The Estonian Ministry of Foreign Affairs is encouraging people to send letters of support to the more than 1,300 Belarusian political prisoners jailed by Alexander Lukashenko. Many have been imprisoned for over two years.
Describing the situation, the ministry said in a statement that political prisoners are kept in freezing, crowded and dirty cells and allowed minimal food, water, sleep and personal hygiene.
"Imprisonment involves mental and physical torture, not to mention lack of medical aid. Beatings, torture and inhumane and humiliating treatment are routine to force the political prisoner to admit to baseless charges," it wrote.
Almost all of the country's independent media has been silenced and labeled as extremists, independent journalists have been forced to flee abroad and hundreds of social media channels and blogs have also been closed, the ministry said.
Subjected to torture and mental terror behind barbed wire, political prisoners have no contact with the outside world. They can only communicate by letters.
"The people of Estonia remember what it was like to live under such a regime. We invite Estonians to write letters to Belarusian political prisoners, so they would know they are not alone. We see, notice and care about what is happening. They are not alone in their struggle," Secretary General of the Ministry of Foreign Affairs Jonatan Vseviov said.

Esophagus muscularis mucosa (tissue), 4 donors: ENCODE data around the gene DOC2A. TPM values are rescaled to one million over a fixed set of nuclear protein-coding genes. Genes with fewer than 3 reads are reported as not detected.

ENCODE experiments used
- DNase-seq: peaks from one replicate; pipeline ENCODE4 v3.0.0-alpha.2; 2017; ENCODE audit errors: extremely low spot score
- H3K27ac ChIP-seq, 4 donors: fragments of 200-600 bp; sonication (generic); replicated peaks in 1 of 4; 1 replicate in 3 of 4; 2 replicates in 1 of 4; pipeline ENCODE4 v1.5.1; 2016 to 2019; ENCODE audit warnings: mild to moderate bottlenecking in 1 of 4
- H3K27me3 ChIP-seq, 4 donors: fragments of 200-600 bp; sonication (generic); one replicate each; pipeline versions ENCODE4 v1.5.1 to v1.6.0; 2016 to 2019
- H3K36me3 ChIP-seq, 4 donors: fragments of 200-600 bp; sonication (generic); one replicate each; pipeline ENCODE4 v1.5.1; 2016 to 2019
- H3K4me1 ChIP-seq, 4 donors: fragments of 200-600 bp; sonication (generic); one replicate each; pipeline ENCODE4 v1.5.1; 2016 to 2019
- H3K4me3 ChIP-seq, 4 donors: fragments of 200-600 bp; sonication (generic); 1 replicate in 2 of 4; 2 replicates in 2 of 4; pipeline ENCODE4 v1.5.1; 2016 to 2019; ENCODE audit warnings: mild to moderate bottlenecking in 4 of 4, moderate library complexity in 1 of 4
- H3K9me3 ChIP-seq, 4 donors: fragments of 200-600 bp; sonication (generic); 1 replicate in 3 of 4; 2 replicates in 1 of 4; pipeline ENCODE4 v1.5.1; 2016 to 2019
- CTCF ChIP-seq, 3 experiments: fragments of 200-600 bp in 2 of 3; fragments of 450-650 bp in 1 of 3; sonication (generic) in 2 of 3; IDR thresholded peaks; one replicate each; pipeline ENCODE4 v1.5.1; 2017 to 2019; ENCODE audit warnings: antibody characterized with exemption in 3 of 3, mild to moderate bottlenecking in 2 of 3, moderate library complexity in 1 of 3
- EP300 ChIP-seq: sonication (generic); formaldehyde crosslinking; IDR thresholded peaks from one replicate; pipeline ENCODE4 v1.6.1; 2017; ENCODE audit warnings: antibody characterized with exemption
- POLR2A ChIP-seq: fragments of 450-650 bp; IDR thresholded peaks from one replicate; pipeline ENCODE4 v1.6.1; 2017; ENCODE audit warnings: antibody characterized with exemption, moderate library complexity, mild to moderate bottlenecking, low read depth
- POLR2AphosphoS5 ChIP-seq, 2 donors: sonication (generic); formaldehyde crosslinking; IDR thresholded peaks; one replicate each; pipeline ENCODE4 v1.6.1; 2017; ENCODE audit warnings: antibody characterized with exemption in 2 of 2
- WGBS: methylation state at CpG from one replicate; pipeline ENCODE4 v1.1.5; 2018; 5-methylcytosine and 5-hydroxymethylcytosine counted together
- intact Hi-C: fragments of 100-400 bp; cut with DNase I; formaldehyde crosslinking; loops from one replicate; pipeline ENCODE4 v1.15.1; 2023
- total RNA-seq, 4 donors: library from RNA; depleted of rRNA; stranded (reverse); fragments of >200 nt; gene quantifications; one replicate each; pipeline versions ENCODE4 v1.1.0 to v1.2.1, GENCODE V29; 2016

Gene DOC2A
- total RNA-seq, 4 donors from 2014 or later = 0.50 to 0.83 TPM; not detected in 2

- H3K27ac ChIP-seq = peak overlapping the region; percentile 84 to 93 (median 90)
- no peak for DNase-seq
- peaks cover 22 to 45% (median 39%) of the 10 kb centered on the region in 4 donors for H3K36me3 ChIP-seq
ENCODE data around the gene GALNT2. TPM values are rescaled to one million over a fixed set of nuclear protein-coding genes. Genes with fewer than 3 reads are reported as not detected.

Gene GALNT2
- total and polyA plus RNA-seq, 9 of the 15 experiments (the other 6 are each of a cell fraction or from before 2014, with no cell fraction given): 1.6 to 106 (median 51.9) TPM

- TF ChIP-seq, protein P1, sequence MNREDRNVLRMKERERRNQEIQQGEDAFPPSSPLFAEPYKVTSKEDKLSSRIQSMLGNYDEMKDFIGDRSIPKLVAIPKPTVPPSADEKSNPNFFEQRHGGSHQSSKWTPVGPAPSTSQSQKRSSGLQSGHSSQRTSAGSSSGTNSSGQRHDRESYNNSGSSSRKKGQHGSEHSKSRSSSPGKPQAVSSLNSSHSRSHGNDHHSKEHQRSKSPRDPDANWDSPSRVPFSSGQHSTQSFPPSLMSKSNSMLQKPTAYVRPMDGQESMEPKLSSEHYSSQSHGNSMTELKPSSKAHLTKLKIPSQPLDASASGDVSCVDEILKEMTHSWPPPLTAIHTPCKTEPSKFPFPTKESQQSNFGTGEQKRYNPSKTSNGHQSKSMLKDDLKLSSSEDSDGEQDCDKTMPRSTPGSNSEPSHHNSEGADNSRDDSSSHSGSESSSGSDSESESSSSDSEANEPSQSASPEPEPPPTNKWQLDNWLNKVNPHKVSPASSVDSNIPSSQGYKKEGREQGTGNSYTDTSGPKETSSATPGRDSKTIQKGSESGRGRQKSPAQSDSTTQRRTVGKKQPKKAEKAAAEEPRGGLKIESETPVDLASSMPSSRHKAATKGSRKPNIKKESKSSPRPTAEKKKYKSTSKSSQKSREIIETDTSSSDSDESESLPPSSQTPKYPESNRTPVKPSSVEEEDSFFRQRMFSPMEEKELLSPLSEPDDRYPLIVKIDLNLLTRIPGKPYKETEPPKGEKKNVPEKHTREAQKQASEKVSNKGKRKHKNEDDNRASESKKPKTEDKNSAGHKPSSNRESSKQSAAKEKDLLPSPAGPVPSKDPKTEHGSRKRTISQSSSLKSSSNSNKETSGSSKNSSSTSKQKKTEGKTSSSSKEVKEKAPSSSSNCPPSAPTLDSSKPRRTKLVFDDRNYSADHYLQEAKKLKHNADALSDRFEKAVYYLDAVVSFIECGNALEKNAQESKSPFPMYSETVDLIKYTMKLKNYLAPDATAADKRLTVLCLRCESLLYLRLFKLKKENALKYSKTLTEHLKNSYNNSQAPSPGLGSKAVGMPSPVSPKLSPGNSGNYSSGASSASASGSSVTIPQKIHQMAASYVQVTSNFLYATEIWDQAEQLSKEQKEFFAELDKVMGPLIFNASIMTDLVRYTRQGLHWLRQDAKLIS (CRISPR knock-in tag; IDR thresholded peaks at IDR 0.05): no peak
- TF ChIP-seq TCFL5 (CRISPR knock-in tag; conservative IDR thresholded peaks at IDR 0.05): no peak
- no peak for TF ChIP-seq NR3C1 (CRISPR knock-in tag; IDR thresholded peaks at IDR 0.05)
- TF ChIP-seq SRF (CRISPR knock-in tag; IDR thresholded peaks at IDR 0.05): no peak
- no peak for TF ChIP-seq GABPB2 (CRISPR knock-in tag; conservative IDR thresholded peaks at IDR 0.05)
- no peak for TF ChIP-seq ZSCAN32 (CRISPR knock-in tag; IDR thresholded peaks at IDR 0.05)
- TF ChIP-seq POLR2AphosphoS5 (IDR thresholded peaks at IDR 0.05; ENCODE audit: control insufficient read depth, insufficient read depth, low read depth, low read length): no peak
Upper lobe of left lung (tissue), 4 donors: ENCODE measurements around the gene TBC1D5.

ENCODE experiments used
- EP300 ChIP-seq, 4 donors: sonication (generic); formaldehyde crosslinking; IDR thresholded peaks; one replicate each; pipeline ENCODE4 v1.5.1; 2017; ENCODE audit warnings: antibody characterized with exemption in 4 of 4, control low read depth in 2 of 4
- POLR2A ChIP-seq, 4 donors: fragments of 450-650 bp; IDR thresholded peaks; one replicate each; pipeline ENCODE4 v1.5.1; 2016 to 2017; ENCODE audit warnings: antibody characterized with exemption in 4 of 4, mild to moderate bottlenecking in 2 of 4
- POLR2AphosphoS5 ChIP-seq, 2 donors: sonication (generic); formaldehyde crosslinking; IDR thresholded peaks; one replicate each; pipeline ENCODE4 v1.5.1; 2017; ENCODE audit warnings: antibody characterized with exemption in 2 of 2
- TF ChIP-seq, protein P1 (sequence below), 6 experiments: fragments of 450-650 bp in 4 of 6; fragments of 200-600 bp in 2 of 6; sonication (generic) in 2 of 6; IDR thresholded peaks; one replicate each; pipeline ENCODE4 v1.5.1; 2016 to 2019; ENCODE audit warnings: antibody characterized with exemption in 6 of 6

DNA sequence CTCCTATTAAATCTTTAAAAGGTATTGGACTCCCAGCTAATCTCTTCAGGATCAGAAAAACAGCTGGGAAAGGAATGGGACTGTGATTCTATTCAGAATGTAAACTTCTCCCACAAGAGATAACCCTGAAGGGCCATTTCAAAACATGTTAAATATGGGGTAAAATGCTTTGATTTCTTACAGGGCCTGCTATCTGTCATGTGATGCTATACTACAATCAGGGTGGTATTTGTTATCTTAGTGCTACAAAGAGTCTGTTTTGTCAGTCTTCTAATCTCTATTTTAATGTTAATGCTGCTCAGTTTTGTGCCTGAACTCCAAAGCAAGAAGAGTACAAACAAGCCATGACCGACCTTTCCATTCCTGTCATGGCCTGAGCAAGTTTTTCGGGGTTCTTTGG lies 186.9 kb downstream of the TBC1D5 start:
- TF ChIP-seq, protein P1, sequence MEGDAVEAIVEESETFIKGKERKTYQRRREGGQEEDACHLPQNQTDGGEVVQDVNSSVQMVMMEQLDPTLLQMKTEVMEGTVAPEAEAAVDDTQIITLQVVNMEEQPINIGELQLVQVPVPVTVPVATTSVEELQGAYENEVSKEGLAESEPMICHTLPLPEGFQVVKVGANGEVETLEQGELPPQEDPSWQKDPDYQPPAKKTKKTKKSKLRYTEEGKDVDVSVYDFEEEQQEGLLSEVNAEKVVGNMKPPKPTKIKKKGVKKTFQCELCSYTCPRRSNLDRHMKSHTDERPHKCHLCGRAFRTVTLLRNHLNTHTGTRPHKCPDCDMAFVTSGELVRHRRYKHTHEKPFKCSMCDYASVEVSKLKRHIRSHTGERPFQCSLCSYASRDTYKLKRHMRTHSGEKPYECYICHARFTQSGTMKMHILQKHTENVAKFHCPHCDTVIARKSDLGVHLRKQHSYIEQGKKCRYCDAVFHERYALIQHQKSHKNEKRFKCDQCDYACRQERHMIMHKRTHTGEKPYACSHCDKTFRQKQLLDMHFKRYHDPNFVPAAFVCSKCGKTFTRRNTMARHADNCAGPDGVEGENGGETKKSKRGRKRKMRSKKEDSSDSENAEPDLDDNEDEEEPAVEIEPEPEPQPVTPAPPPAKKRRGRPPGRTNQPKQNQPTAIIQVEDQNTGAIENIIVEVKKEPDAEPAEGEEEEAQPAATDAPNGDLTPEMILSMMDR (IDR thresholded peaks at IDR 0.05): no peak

The Belarusian authorities often raid NGO offices and homes of human rights activists and conduct arbitrary arrests and detentions.
They accuse people of extremist actions, tax evasion, public disorder, participating in organizations without government approval, insulting state officials and treason.
Since August 2020, at least 370 organizations have closed their doors to avoid potential criminal proceedings. Authorities have terminated the activities of more than 634 organizations, including almost all human rights organizations.
You can find instructions for writing to political prisoners in Belarus here.
Last month, Minister of Foreign Affairs Urmas Reinsalu (Isamaa) said Estonia would assign an ambassador-at-large to work with the Belarusian opposition movement in exile in Lithuania.
Relations between Estonia and the Lukashenko regime have almost completely broken down in recent months after Reinsalu gave Belarusian opposition leader Svetlana Tikhanovskaya a platform to speak at the United Nations General Assembly. Embassies in both countries have reduced their staff to one.
Editor: Helen Wright